International Times

Originally Published: July 1972

Alice Cooper: Nightgowns & Poisonous Cobras...

It could only happen in the USA. A headlining rock group puts out an album and single in July. They are the hottest thing since hula-hoops and their audience consists almost entirely of young white kids. They call it, get this, School's Out. Yes, SCHOOL'S OUT. What style, what foresight, what merchandising!!!

As Heavy Metal Music goes, the single is fine, with its skullsplitting sledgehammer attack on your sensibilities, the two-note guitar solo, the kids chorus, the remorseless amphetamine full tilt city stomp behind the demonic shout of "Schoolzout for summer!"

It's loud and blatant, it let's you know it's there. Mandraxed up to the eyeballs you may be, but nobody sleeps through this song. It's not I'm Eighteen, but then how could they top that? How could anyone top that? Even Pete Townsend. Eighteen is the definitive hard-rock single of the Seventies, and Alice was just flashy recording it in 1971. He's given the opposition nine years to come up with something better.

While we're talking about last year, a word about Alice's British debut at the Rainbow last November. It was one of the best shows yet seen there. The glamourous drag prince from Amerika came to town and tore the place up. Perfectly structured singles rolled out from Love It To Death, a rocking razzamatazz in gold and silver lame, like a scene from Beyond the Valley of the Dolls.

What have I got, sang Alice to his boa constrictor, that makes me want to love you? Is it my body? It seemed it was as the affectionate reptile invaded his flimsy leotard. Further adventures with a straightjacket and electric chair followed, keeping the audience bewildered. The suffering was so sham it was surreal. No wonder Salvador Dali offered one of his paintings as a future LP sleeve. All the lads are former art students, as you should know by now. WHAT? You haven't been doing your homework?

Since their debut nobody knew what to expect, apart from the publicity about sexual duality and fowl play. The show wasn't evil and it wasn't feminine either. Alice wore black thighboots and tarantula eye make-up but he still looked pretty raunchy, and the drummer Neal Smith sounded like Rocky Marciano.

Their lyrics are smart and nasty but the basic sentiments are nothing new. Eric Burdon was here six years ago: we gotta get outta this place, you'll be dead before your time is due, girl there's a better life for me and you. The Animals are an obvious influence but there are plenty more. Musically, Alice Cooper are the brightest band of kleptomaniacs you'll ever hear. They've nicked a lick from everybody, Yardbirds, Who, Steppenwolf, early Velvet Underground, even Country Joe - it's all there, Sixties rock hacked up and re-cycled Detroit-style. Their sound is World War III, the sound of 15 psychopaths having a destruction derby with 15 bulldozers.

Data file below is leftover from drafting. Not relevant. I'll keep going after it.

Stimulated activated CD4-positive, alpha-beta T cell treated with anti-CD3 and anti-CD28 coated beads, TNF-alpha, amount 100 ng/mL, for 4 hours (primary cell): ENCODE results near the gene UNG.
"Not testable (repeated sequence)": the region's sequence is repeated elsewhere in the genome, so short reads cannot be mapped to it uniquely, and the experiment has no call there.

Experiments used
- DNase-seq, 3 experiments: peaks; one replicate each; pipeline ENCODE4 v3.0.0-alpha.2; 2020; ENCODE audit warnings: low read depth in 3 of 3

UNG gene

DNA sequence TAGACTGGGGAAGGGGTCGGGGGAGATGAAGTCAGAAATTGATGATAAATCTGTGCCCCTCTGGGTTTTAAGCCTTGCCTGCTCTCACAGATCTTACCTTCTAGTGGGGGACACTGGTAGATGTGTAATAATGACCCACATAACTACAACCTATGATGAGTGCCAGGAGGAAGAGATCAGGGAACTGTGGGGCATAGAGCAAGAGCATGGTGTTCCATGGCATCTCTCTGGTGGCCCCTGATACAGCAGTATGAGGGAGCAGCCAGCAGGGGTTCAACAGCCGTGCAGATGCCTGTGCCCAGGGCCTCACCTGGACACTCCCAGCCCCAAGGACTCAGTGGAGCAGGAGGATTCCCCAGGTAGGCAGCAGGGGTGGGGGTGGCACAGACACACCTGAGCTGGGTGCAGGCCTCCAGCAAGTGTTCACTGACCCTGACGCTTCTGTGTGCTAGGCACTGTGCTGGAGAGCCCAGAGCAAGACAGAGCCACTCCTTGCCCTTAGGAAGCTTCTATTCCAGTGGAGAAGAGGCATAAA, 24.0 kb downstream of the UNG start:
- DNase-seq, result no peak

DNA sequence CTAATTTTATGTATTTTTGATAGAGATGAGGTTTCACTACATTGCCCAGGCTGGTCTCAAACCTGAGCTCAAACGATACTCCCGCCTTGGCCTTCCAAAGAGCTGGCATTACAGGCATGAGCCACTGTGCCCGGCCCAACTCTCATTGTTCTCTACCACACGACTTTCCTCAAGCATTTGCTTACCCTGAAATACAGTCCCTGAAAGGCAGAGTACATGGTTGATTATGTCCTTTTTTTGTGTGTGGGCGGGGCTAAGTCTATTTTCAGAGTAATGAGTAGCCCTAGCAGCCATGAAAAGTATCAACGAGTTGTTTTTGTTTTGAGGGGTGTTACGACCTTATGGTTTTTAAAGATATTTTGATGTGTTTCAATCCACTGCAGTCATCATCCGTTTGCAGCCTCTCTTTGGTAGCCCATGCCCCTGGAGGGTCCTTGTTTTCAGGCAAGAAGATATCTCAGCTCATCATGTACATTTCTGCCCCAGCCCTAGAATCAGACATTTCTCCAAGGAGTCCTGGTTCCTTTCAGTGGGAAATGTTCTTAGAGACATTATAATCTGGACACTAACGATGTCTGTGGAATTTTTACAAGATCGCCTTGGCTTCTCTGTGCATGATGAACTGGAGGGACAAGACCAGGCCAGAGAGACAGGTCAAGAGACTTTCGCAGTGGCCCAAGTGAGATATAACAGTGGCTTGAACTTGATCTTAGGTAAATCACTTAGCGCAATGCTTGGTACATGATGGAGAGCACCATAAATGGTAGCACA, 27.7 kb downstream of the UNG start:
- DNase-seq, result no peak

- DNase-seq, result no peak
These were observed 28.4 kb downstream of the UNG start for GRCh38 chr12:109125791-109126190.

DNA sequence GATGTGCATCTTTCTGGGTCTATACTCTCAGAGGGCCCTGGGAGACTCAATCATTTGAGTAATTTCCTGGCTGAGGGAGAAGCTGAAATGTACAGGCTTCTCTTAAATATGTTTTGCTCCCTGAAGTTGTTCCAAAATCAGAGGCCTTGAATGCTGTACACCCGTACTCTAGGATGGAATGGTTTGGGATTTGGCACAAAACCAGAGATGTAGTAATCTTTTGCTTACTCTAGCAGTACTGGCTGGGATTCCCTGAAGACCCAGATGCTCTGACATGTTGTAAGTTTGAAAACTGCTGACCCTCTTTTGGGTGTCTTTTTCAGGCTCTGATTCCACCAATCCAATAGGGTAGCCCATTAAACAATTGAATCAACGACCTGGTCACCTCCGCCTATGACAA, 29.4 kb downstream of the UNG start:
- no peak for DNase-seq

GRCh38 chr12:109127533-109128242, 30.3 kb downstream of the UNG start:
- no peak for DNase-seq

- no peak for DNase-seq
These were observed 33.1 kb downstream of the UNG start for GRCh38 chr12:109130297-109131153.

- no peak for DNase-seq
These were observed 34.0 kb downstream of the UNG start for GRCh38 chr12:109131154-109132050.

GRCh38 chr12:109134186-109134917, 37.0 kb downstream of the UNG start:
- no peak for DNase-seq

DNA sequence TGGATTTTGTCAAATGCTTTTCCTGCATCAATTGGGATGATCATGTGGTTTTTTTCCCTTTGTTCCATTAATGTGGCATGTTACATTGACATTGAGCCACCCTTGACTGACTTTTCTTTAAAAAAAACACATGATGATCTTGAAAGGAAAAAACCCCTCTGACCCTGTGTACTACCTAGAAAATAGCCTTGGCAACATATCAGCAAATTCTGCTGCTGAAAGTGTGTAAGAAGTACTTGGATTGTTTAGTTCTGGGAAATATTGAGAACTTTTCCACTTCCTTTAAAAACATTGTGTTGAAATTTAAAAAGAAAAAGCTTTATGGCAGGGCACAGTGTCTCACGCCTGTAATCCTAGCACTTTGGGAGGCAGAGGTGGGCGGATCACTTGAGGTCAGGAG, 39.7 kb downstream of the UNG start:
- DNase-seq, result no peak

Narcissism, danger and materialism are among their most perennial themes, and they surface strongly on Killer, their last album. Recorded in Chicago, it features eight songs written by the band for the band. Until this album I couldn't imagine Alice Cooper jamming, but I gotta admit their playing is now ultra-proficient.

Michael Bruce offers a crackerjack chick song called Be My Lover: "Told he that I came from Detroit City, and I played guitar in a long-haired rockanroll band, she asked me why the singer's name was Alice..." The longest and most ambitious number is Halo of Flies where a menacing funeral intro gallops into a tom-tom TV-space-series soundtrack. It seems that Alice is off to Monte Carlo. "Daggers and contracts and bright shiny limos, I got a watch that turns into a lifeboat, glimmering nightgowns and poisonous cobras." A trifle obscure and longwinded, with Moog, bass solos and a neanderthal drum bash, but like all their well-built material, it enjoys a certain momentum.

"You're as dead as a desert night" howls Alice on Desperado, "You're a notch and I'm a legend." Paranoia rears its ugly head amid the dive-bomber guitar stylings of You Drive Me Nervous, and there is grim story about little Betty who eats a pound of aspirin. Dead babies can't take things off the shelf. This is music to watch the News at Ten by, a half hour horror show with a slice or two of comic relief. What is life, anway, but a bitter comedy of survival?

Sometimes I have doubts. I wonder if they really wanna make friends with a lot of people in the danger zone. How about an album live from Alcatraz? Death Row? Attica State? Or maybe they should go to Vietnam instead of Bob Hope. Not to scare the Vietcong, just to show the GIs things are a bit wild back home.

Alice says all their theatrics and gimmicks are choreographed, but not so much that it precludes improvisation. Some of the mistakes come out beautifully, he says. Lets hope so. At presstime I'm looking forward to their show at the Empire Pool. It should suit them since they play all the huge halls in the States, colossal basketball stadiums and roller rinks, selling out wherever they go. At their last London production I suspended judgement and became a fan. As music it's not half bad, as showbiz it's riveting and as trash it is absolutely incomparable.